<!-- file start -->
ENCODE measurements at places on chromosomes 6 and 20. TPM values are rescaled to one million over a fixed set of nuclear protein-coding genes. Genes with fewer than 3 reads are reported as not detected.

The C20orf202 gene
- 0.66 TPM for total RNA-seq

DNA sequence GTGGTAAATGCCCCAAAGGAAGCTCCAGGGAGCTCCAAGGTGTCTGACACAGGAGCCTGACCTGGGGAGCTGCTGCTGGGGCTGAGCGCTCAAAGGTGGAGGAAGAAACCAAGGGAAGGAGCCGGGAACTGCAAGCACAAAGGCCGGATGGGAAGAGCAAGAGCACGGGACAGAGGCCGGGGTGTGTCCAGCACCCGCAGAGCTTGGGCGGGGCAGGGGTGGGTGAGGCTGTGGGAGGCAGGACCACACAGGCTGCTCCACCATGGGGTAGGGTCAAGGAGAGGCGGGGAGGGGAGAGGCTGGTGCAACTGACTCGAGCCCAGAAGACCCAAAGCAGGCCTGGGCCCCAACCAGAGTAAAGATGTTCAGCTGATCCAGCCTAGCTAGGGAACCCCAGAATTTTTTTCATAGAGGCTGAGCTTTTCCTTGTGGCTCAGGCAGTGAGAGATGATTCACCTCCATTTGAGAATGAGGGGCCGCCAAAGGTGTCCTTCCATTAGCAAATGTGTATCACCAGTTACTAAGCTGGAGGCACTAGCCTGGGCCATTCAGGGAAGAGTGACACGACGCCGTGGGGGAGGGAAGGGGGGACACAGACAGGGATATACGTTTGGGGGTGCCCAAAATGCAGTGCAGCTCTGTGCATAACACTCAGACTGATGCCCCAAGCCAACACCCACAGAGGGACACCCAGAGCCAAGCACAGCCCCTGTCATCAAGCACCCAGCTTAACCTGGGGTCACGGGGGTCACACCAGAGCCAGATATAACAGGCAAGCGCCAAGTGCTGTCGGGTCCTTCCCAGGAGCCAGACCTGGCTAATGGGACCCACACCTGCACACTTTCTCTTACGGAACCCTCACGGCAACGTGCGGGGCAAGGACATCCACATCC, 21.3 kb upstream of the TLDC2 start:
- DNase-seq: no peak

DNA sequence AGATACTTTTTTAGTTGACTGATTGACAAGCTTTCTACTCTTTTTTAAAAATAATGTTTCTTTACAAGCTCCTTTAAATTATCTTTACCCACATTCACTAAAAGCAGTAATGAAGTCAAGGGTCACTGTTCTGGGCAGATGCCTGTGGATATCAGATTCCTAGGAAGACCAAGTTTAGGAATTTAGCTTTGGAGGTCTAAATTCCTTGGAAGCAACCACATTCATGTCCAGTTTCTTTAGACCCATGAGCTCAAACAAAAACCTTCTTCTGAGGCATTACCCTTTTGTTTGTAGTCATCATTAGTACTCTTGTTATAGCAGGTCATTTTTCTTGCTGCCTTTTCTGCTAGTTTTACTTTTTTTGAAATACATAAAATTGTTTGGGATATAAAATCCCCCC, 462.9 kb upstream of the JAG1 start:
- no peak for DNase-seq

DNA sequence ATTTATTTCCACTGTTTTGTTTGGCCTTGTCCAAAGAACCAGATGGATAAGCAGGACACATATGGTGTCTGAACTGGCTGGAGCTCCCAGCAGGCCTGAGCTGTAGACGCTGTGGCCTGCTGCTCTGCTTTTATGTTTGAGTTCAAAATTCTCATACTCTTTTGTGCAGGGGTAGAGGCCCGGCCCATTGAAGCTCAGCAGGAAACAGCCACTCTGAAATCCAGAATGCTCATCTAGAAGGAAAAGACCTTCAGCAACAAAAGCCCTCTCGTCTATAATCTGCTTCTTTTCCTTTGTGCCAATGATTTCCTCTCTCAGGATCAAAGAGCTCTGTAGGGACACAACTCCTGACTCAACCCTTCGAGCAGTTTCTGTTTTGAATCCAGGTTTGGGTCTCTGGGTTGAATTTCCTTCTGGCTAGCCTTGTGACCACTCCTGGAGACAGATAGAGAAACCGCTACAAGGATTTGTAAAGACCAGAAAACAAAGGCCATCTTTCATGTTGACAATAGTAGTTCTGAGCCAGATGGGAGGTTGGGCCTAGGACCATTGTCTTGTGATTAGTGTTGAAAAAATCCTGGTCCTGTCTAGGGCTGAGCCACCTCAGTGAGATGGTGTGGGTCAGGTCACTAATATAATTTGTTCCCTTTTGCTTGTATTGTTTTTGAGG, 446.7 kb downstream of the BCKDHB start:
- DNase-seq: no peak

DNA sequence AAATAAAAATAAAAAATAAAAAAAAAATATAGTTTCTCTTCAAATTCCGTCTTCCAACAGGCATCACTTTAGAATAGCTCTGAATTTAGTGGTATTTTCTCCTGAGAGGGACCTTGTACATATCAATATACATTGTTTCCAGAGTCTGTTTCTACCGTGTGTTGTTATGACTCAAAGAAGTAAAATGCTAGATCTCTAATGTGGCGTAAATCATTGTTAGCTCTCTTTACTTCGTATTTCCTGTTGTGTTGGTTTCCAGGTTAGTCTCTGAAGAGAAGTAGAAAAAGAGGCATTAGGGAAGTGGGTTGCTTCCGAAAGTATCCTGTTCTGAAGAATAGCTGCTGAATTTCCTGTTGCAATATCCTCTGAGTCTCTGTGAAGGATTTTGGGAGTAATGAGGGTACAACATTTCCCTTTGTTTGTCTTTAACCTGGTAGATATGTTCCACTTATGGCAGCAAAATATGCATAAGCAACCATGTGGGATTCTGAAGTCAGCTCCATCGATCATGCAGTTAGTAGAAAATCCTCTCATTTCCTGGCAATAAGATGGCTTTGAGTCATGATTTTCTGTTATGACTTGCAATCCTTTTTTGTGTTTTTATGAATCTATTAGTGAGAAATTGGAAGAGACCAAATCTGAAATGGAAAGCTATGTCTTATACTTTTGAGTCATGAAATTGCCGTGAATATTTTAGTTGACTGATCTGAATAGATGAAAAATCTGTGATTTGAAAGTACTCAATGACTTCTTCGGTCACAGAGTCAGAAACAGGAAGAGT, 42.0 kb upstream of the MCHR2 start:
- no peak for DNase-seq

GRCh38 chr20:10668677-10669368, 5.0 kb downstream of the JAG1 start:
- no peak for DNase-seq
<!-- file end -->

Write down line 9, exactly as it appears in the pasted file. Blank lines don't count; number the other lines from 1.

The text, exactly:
- DNase-seq: no peak